New target armv7-unknown-linux-uclibceabihf

nix builds with the changes here.

1 Like

What's your feeling on strategically including certain constants which are not in uclibc but are likely supported by the kernel? I'm thinking specifically of the open(2) flag O_TMPFILE, which has been in linux since 3.11, but isn't currently defined in uclibc. The lack of this symbol will prevent certain crates (like the popular tempfile) from compiling.

Honestly, I'm not that well versed in low level linux/kernel. My sole merit is that I managed to build the rust compiler for this target. That said, if the target is called armv7-unknown-linux-uclibceabihf, then I'm thinking, like all other <arch>-<vendor>-linux-<libc impl> targets, it should include the bindings found in the /unix/ file, the /unix/linux_like/ and also the /unix/linux_like/linux/ file. Since O_TMPFILE is provided by the kernel, isn't this flag present in one of the files mentioned above? If it is, then I'm thinking your PR would enable its presence. I'm still not clear why uclibc was not alongside musl and gnu in libc though. I'm waiting for one of the maintainers to leave a comment on your PR so we can find out. Also, I've heard that uclibc is highly configurable, which kind of throws a wrench into rust's libc since some minimal configurations might be missing pieces that are expected to exist in libc. Sorry for not being able to give you a better answer.

P.S. Here's a presentation of uclibc that helped me a little bit, hopefully it will help you as well.

After a quick search I found the O_TMPFILE flag in the src/unix/uclibc/arm/ file. Then I noticed it's missing in your branch where you moved uclibc under linux. Are you sure you moved everything correctly?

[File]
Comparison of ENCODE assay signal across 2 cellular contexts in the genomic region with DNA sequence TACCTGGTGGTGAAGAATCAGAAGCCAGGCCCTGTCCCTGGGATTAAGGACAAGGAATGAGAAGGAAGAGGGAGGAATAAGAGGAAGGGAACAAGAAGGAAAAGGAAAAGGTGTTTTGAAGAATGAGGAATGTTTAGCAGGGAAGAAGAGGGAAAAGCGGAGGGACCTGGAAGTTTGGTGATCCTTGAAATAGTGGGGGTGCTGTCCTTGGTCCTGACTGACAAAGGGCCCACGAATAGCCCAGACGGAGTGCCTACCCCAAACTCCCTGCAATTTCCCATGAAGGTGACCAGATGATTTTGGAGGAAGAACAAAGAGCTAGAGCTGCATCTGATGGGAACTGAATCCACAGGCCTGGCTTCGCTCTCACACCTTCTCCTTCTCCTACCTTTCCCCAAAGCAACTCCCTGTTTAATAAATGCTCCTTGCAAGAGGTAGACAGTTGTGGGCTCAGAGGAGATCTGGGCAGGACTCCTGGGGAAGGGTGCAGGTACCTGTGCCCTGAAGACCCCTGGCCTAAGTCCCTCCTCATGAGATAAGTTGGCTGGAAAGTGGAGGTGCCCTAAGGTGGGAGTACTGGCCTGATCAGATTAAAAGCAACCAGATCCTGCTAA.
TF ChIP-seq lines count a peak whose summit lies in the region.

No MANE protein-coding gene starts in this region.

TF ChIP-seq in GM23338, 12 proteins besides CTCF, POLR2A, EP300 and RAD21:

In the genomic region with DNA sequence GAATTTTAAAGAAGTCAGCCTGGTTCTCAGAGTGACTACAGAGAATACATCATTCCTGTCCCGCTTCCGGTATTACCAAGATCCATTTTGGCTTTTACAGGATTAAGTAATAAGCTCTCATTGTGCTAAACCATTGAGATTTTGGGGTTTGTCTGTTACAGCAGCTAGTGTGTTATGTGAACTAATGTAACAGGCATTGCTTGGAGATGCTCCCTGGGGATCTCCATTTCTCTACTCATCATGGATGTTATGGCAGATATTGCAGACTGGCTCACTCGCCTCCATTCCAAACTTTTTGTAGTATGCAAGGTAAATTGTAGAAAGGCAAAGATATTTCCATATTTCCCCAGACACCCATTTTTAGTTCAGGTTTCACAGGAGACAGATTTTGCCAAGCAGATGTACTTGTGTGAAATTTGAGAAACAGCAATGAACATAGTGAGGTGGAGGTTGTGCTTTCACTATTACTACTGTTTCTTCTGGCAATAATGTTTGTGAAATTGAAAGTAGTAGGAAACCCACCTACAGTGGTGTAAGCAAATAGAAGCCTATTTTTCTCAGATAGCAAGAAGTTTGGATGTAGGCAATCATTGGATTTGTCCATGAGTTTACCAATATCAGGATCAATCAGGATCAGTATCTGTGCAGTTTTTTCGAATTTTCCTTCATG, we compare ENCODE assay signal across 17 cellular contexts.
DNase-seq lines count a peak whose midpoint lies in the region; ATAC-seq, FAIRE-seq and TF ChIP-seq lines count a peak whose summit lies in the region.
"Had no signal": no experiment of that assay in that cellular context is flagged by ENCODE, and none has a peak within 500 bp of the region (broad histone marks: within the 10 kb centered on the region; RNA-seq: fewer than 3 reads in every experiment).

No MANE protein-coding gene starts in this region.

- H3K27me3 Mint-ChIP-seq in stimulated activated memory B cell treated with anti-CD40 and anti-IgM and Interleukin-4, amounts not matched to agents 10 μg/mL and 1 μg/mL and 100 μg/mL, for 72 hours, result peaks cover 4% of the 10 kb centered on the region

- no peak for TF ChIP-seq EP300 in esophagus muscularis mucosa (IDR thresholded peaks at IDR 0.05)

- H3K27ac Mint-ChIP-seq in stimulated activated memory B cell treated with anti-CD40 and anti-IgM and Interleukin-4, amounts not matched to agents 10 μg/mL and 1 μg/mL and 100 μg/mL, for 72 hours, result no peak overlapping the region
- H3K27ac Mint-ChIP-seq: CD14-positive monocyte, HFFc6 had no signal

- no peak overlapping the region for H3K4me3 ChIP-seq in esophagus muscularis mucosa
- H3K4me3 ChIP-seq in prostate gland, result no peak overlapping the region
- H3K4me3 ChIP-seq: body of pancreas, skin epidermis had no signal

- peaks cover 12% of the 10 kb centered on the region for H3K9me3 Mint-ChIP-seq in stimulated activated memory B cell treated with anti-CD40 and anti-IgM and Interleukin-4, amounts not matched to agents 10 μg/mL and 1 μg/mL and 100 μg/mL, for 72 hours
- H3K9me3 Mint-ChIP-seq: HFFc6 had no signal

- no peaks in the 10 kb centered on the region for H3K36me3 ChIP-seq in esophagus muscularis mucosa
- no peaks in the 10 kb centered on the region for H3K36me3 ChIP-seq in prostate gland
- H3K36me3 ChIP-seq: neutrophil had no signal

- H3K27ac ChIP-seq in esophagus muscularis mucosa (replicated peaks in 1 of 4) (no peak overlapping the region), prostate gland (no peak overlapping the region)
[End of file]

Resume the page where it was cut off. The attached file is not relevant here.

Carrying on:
Are you sure you moved everything correctly?

Yes, in that if you build the following in uclibc it won't compile:

#include <sys/types.h>
#include <sys/stat.h>
#include <fcntl.h>
int main(void) {
    return open("/tmp/thing", O_TMPFILE);
./main.c: In function ‘main’:
./main.c:5:31: error: ‘O_TMPFILE’ undeclared (first use in this function)
    5 |     return open("/tmp/thing", O_TMPFILE);
      |                               ^~~~~~~~~
./main.c:5:31: note: each undeclared identifier is reported only once for each function it appears in

The same code compiles perfectly fine with glibc.

As it happens uclibc appears to just pass the flag through to the kernel but there's no guarantee that it must be so. So by leaving that constant in place, we'd be encoding the assumption that the kernel will understand (or suitably reject) the flag, and that no future uclibc will interfere with the mechanism via some change in their implementation of open().

I think it's a reasonable assumption, especially since that kernel interface would be very unlikely to change, but it is, strictly speaking, not part of the uclibc API.

That is true, and I tried to take a very permissive view of my libc implementation, and tried to support everything which uclibc might support. If someone made use of a feature which was not supported by their build of uclibc, they'd end up with a linker error (for missing symbols) or a runtime error (for unsupported constants). There are several other examples of this in libc (outside of the ucilbc work) so I'm confident in the approach.

1 Like

Hurray! It seems like we have one more contributor to this target. Here is a pull request from ykoehler


@tsidea I'm working on getting that libc pull request through. The request has been made for me to enable builds of uclibc target(s) in libc's CI. Do you know of a source for a precompiled gcc for this target? I would normally look at openwrt but it seems to all be based on musl now.

@skrap I don't have a location for a prebuilt gcc cross-compiler with uclibc. I've seen a project that uses buildroot and the linaro gcc binary to create a toolchain. I think I could come up with the commands to have buildroot create a toolchain for uclibc. Would that work for you?

Thanks for the offer. Using buildroot was my next step, but I think I can handle it. We'll see if the maintainers actually want that :slight_smile:

Just replying to myself here that I am still pursuing the uclibc reorganization in the libc crate, and it seems likely to be accepted soon. Also, I have found that bootlin has lots of exciting prebuilt toolchains, including this architecture, at